THE VISIT OF DEPUTY PRESIDENT ZUMA TO MALAYSIA
SOUTH AFRICAN Deputy President Mr Jacob Zuma today (Monday, 20 November) held highly successful bilateral talks with Malaysian Prime Minister Datuk Seri Dr Mahathir Mohamad.
Deputy President Zuma, who arrived in Malaysia on Saturday, is attending the Global 2000 Langkawi International Dialogue. The gathering has brought together heads of state as well as business people, editors and senior journalists from Africa and Malaysia. The purpose of the Dialogue is to formulate strategies for optimising the smart links forged in the face of globalisation. The smart partnership movement is aimed at getting developing economies to work together on a "win-win" basis.
In his meeting with Prime Minister Mohamad, the Deputy President said the South African Government appreciated the presence of Malaysian companies in South Africa and said he hoped for continued economic partnership between the two countries. Malaysian investments in South Africa include a 70% ownership of Engen by Malaysian petroleum company Petronas, and investments in Telkom by Telekom Malaysia which bought a stake in Telkom when it was partially privatised in 1997.
The Deputy President briefed the Prime Minister about Government's Integrated Rural Development Strategy and added that there are many other projects that Malaysia could invest in, such as the spatial development initiatives between South Africa and other countries within the Southern African Development Community (SADC).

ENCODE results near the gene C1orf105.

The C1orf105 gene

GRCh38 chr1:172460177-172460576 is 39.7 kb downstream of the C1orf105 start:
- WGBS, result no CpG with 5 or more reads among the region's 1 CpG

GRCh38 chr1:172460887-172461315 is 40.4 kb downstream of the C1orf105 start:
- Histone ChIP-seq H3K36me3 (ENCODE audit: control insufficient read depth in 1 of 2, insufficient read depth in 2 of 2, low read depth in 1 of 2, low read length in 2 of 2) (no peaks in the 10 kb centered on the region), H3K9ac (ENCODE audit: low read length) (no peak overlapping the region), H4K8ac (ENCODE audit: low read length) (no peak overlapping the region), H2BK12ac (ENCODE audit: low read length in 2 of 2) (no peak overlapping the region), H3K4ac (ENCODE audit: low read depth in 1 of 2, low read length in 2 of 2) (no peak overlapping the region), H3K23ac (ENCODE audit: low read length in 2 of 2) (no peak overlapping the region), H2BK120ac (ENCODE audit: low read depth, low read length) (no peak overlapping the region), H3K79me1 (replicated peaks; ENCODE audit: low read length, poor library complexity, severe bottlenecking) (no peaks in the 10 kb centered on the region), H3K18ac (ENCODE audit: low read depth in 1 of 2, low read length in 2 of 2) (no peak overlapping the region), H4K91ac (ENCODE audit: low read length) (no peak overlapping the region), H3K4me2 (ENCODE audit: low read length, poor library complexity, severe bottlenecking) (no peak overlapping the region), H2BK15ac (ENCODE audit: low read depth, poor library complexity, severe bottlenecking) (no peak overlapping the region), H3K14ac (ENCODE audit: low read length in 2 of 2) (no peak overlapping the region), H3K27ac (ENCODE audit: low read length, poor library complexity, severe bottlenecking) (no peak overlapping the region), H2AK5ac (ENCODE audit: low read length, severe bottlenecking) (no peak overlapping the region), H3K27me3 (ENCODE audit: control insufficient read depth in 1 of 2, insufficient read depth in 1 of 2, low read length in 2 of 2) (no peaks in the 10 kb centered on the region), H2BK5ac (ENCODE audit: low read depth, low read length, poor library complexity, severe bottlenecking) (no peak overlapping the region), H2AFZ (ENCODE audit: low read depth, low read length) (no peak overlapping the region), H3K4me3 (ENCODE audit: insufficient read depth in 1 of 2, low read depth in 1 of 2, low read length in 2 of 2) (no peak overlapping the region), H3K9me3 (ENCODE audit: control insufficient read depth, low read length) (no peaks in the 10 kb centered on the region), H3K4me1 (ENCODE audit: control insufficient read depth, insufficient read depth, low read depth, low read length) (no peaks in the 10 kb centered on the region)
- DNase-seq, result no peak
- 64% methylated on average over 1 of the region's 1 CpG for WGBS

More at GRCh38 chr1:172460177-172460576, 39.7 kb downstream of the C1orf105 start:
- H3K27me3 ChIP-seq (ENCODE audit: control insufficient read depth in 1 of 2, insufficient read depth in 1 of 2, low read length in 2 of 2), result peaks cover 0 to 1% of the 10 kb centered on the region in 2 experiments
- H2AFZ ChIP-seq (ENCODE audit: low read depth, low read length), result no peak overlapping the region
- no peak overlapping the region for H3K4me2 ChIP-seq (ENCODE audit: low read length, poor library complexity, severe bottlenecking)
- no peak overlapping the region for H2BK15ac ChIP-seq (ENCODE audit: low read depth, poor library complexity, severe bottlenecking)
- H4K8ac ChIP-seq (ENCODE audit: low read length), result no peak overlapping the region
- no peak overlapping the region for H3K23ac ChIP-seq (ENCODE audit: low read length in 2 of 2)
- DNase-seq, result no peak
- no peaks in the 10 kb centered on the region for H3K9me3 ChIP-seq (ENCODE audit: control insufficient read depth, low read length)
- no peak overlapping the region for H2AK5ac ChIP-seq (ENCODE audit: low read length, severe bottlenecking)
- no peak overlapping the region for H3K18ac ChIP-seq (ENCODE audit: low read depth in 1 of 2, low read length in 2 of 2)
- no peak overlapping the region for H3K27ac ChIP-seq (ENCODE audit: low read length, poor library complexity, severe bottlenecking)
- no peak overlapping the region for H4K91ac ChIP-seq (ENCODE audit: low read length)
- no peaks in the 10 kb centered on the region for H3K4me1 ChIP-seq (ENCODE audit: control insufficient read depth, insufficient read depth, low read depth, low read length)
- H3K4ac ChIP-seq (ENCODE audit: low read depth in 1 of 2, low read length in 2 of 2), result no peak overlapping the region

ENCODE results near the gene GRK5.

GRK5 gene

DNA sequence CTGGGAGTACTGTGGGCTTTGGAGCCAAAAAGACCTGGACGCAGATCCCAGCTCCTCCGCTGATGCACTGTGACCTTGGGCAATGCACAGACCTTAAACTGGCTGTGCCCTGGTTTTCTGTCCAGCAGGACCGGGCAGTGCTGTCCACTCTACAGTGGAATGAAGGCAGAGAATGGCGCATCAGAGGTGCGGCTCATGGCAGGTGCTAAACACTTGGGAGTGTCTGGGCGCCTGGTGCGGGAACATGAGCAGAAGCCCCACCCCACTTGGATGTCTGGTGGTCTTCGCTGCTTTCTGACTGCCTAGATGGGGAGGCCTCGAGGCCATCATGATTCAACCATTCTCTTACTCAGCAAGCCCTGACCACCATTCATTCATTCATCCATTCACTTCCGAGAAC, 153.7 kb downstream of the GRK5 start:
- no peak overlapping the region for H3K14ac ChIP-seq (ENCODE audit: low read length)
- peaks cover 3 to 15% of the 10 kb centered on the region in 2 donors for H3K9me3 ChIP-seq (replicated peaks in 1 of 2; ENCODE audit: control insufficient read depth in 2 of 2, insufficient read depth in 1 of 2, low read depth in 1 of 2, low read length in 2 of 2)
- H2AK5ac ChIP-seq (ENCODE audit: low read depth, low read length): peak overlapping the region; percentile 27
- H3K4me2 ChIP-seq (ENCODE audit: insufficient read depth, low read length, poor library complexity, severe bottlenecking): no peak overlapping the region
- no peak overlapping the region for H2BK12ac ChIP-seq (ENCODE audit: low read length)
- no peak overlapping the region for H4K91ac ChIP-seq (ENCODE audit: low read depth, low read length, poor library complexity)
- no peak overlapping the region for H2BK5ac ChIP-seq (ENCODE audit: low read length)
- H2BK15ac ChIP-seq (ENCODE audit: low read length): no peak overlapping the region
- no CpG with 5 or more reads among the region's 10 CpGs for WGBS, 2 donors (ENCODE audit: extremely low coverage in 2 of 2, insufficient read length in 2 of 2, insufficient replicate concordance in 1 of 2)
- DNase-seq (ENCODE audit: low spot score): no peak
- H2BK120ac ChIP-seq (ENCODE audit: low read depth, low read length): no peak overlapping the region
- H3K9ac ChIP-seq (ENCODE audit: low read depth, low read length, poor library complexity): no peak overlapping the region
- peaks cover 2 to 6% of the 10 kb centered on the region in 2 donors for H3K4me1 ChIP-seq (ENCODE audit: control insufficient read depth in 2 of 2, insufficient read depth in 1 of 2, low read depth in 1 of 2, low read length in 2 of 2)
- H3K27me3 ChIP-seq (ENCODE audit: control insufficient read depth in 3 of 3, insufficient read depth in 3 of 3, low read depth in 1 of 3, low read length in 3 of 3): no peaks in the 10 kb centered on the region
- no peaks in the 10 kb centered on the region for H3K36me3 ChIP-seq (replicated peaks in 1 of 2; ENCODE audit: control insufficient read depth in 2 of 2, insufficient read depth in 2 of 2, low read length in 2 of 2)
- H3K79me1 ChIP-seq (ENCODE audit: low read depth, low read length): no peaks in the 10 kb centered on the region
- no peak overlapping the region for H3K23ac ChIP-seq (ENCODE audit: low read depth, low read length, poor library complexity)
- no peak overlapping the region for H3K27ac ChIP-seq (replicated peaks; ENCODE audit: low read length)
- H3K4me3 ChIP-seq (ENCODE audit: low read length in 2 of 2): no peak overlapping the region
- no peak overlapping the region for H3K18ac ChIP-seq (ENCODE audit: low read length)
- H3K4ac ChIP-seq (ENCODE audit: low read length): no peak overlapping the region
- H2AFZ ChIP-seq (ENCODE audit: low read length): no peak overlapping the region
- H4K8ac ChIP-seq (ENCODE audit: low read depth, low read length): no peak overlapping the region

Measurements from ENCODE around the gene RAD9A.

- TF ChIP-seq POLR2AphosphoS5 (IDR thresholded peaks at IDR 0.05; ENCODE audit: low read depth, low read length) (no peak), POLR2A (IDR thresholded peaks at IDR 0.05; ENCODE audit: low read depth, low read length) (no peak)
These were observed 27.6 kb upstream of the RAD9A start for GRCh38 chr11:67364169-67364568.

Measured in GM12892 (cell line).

The Prime Minister said he also appreciated the partnership with South Africa and said Malaysia was keen to continue providing support. He said Malaysian companies investing in South Africa had been briefed about the importance of training indigenous people to enable them to manage and run any project in future to help the country's economic transformation objectives.
Meanwhile, on Sunday, the heads of delegations and senior journalists debated a proposal for the establishment of alternative sources of news to counter biased news coverage of Asia, Africa and other developing regions by certain news agencies. The aim is also to offer another view of contemporary issues affecting developing countries.
Senior editors from Africa and Malaysia presented a proposal to the heads of state, for the establishment of an Internet based news network to serve developing countries and provide news from indigenous perspectives. The idea of establishing an alternative news network was first mooted at the end of the Global 2000-Southern Africa Dialogue in Maputo in August this year and enjoys the support of the participating heads of state.
It was also proposed that the partnership between the participating countries should include training opportunities and exchange programmes for media practitioners.
The Deputy President's delegation includes South African High Commissioner to Malaysia, Lindiwe Mabuza. Deputy President Zuma returns to South Africa on Thursday.
Inquiries: Lakela Kaunda, Chief Director: Communications, 082 782 2575.
Issued by the Presidency